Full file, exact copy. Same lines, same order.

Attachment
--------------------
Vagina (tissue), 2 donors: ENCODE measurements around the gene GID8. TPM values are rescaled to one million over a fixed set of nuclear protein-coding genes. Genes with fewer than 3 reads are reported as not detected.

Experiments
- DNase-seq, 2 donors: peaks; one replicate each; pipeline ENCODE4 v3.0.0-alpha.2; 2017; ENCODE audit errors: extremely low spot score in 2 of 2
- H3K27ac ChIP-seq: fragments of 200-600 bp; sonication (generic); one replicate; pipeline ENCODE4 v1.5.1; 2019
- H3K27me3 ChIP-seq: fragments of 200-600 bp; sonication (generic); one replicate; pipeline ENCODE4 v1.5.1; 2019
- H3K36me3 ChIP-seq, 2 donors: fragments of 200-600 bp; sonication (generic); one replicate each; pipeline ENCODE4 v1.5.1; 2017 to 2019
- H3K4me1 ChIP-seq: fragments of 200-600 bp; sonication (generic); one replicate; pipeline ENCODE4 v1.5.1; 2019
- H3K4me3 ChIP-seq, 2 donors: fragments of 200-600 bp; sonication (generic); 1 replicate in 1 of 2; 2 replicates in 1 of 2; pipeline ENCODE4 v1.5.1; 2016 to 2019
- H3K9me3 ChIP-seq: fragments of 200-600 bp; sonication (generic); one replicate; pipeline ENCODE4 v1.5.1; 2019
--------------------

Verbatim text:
Vagina (tissue), 2 donors: ENCODE measurements around the gene GID8. TPM values are rescaled to one million over a fixed set of nuclear protein-coding genes. Genes with fewer than 3 reads are reported as not detected.

Experiments
- DNase-seq, 2 donors: peaks; one replicate each; pipeline ENCODE4 v3.0.0-alpha.2; 2017; ENCODE audit errors: extremely low spot score in 2 of 2
- H3K27ac ChIP-seq: fragments of 200-600 bp; sonication (generic); one replicate; pipeline ENCODE4 v1.5.1; 2019
- H3K27me3 ChIP-seq: fragments of 200-600 bp; sonication (generic); one replicate; pipeline ENCODE4 v1.5.1; 2019
- H3K36me3 ChIP-seq, 2 donors: fragments of 200-600 bp; sonication (generic); one replicate each; pipeline ENCODE4 v1.5.1; 2017 to 2019
- H3K4me1 ChIP-seq: fragments of 200-600 bp; sonication (generic); one replicate; pipeline ENCODE4 v1.5.1; 2019
- H3K4me3 ChIP-seq, 2 donors: fragments of 200-600 bp; sonication (generic); 1 replicate in 1 of 2; 2 replicates in 1 of 2; pipeline ENCODE4 v1.5.1; 2016 to 2019
- H3K9me3 ChIP-seq: fragments of 200-600 bp; sonication (generic); one replicate; pipeline ENCODE4 v1.5.1; 2019